I also remember hoping that the war would be over before I finished high school. I had several male cousins that would be eligible for drafting. I was afraid for them to go to Vietnam.
Most 18-year-old males were on pins and needles as they waited to see if their draft number was called up. The only way to be deferred from duty was to be in college or married. If you weren’t college material, (in those days, you had to have decent scores on your SAT/ACT’s or the colleges would reject your application. Colleges also were hard on new freshmen in the beginning semester. It was a common practice to “wash out” as many as possible because they knew that most were there to evade the draft.) your future included Vietnam.
For those who lived through 1968 as a mid to late teenager, the memory of the Democratic National Convention in Chicago is still real. I heard on the news about a group of people that were chanting, “Recreate 1968” as they protested outside of the DNC in Denver this year…. what a bunch of idiots!!!!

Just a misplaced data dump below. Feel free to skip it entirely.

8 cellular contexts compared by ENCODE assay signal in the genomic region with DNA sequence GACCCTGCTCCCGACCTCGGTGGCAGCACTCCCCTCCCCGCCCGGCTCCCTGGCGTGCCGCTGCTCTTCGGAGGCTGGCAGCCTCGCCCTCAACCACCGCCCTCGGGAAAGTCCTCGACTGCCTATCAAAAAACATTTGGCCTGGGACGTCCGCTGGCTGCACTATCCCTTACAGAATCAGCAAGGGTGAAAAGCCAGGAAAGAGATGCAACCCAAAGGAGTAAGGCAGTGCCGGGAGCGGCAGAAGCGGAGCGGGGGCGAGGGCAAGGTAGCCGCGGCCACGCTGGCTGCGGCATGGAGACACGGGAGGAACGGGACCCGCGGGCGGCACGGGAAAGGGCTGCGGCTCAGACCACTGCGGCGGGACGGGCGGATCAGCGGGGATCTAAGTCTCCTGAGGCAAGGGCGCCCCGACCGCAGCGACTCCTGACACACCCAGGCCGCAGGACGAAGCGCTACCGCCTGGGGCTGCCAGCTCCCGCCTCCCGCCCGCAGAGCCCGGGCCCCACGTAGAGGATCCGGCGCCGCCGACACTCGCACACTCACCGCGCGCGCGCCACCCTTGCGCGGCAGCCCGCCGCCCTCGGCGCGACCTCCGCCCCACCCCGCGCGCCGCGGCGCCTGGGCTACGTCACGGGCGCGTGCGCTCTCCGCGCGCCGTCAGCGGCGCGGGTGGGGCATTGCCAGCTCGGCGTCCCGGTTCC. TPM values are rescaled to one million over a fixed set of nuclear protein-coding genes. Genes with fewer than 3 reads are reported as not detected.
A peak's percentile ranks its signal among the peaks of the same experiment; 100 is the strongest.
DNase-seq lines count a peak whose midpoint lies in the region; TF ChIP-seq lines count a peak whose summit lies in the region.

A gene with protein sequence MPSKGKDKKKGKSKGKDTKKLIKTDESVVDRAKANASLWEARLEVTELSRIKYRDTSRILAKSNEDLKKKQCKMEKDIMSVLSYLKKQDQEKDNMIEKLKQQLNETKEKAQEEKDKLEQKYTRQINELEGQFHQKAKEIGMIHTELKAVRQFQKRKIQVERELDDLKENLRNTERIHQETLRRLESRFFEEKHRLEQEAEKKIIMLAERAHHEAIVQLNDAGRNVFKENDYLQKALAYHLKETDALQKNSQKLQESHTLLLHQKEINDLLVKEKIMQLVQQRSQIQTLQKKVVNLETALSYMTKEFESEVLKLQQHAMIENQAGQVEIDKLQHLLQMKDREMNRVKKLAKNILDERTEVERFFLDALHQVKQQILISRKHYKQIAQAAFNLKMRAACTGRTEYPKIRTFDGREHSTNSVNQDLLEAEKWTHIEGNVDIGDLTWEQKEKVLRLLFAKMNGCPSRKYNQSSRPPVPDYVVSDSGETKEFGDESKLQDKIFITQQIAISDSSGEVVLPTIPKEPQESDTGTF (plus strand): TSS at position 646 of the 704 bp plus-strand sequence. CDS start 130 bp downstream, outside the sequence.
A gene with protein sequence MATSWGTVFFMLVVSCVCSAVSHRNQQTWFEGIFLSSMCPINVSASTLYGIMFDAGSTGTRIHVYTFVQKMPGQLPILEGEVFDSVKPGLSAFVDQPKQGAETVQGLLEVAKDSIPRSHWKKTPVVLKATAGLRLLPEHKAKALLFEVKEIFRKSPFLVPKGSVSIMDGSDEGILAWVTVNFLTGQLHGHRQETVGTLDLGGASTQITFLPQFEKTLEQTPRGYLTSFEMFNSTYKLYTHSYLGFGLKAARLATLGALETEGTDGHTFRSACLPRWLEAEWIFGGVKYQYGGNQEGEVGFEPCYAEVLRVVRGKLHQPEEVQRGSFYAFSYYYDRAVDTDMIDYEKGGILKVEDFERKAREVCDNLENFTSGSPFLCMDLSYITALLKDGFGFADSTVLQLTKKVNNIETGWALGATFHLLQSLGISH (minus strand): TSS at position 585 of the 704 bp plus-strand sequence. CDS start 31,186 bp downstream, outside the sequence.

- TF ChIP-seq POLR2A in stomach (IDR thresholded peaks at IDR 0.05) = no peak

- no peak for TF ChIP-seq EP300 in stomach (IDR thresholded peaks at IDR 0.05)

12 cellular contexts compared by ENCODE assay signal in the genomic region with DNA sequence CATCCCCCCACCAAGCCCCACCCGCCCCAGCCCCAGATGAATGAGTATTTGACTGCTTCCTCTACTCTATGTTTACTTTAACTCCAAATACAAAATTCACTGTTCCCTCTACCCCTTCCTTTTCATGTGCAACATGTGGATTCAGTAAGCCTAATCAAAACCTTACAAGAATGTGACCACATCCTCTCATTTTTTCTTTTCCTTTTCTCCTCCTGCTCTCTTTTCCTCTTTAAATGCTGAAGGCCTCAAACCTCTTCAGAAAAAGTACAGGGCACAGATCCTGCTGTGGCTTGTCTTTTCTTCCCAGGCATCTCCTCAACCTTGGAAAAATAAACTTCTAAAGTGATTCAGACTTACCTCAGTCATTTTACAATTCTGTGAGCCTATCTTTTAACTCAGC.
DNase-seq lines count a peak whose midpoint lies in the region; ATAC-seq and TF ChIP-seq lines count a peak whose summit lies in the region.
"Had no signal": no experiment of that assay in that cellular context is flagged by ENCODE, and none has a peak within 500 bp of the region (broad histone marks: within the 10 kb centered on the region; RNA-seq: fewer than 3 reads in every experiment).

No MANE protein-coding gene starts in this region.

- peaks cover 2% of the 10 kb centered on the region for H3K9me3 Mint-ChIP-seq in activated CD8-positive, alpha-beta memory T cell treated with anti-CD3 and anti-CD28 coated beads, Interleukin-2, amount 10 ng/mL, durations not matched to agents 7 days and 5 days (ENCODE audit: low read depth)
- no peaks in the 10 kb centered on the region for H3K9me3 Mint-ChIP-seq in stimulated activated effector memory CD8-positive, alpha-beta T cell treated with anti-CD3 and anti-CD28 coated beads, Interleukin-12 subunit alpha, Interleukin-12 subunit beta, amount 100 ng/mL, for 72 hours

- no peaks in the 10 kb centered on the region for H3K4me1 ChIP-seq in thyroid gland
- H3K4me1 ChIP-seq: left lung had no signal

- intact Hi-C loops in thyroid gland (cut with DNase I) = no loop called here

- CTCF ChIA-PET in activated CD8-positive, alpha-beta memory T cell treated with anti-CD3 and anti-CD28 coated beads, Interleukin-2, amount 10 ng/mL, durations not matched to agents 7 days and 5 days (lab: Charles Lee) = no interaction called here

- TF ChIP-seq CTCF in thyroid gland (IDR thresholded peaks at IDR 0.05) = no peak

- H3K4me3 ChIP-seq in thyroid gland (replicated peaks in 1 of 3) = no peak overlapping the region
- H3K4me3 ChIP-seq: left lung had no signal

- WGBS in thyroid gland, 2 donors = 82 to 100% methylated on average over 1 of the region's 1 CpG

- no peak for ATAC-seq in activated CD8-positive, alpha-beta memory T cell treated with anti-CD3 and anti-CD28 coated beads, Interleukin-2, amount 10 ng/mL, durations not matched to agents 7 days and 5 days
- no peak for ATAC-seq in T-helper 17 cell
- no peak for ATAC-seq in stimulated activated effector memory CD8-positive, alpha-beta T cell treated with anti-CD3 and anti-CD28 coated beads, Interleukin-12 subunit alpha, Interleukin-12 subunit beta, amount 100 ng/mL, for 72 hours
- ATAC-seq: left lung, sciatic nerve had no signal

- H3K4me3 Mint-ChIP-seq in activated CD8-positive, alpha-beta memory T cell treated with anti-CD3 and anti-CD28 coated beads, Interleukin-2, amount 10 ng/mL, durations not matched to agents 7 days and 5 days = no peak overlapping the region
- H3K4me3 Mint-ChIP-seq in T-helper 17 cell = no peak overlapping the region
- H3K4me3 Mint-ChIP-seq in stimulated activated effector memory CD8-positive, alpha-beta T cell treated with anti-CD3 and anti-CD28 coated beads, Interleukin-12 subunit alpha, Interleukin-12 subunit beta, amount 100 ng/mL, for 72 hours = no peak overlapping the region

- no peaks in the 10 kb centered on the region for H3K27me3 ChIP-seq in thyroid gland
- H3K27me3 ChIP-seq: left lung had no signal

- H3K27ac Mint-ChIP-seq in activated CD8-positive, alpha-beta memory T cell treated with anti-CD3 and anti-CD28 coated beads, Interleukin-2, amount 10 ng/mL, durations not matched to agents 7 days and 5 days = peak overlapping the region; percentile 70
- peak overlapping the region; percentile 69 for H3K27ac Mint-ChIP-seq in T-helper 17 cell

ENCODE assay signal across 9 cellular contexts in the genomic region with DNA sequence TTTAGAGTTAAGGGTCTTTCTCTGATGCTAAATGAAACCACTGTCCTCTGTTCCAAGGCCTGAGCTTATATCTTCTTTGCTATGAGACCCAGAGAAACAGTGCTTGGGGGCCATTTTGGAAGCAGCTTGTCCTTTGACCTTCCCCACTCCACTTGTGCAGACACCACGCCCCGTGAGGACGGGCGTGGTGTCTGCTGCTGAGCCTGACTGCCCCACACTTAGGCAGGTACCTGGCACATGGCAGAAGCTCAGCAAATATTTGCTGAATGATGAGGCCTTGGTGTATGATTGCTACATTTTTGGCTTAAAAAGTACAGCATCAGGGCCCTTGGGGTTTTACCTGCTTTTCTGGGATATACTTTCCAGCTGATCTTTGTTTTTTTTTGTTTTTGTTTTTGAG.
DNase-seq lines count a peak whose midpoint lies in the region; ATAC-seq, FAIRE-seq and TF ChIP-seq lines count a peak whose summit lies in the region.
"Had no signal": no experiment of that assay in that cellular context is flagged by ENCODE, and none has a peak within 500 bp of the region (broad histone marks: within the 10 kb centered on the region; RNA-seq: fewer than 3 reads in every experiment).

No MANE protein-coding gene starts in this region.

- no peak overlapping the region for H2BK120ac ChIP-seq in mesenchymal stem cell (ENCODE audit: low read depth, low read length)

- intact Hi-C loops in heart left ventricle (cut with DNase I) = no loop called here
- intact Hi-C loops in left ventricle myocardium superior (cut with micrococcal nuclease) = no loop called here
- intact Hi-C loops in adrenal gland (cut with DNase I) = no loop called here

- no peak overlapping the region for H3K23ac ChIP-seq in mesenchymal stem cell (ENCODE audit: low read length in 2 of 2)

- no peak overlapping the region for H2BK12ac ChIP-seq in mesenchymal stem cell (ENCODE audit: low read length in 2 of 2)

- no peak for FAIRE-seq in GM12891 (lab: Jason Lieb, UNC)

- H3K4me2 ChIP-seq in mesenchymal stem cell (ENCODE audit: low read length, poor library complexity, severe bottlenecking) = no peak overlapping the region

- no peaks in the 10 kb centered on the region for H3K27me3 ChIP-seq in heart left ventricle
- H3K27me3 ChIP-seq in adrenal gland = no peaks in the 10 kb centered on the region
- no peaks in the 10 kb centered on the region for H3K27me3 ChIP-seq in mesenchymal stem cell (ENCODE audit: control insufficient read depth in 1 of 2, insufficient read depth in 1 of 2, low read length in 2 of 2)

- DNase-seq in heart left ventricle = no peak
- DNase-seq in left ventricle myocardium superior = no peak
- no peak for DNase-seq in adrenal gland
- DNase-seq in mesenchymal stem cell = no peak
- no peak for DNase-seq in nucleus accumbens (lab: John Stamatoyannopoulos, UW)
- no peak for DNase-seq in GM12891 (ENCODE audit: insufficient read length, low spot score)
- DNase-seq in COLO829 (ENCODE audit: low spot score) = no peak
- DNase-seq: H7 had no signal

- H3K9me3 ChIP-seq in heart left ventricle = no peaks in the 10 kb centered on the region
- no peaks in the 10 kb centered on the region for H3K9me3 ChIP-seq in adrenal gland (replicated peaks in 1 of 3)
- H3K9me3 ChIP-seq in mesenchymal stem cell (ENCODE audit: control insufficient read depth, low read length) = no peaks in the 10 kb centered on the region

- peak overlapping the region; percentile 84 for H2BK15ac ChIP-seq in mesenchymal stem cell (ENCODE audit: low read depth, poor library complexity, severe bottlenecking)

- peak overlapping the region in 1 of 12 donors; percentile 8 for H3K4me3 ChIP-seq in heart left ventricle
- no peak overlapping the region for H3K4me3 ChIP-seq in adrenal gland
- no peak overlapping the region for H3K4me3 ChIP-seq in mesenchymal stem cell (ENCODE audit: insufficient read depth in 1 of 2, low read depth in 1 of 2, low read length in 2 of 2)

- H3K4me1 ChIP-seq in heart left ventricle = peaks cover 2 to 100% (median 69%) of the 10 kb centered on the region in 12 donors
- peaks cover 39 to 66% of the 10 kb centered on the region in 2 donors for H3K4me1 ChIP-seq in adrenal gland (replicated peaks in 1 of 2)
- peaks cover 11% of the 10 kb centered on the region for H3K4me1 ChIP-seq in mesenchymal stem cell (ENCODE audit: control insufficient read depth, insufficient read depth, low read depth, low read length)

It is clear that the memory of 1968 has faded should there be any of my generation in that group. Most likely, those who were so misguided to even think about recreating one of the most blood letting period in our history are too young to remember the burning and killing of that hot and endless summer.
In 1968, the protesters outside of the DNC were calling for an end to the Vietnam War. The tempers and passions were so high that it didn’t take much to set off the violence. If anyone wants to learn more about this period of time, I think that it would be a good research project. Maybe, it needs to be assigned in our schools as a requirement to learn and remember this awful moment in time.
When the violence broke out at the convention, racial violence spread like wildfire. Rioting was not contained to the streets. Fighting broke out in the schools and college campuses. There was black on black, black on white, white on white and white on black violence…. it was chaos.
My husband was a part of the integration and was bussed to a predominately black school. When the rioting in the school broke out, my husband’s ROTC unit was called to active duty. The Army called on the ROTC to patrol the hallways of his high school. They were issued live ammunition. The government meant business and there would be bloodshed….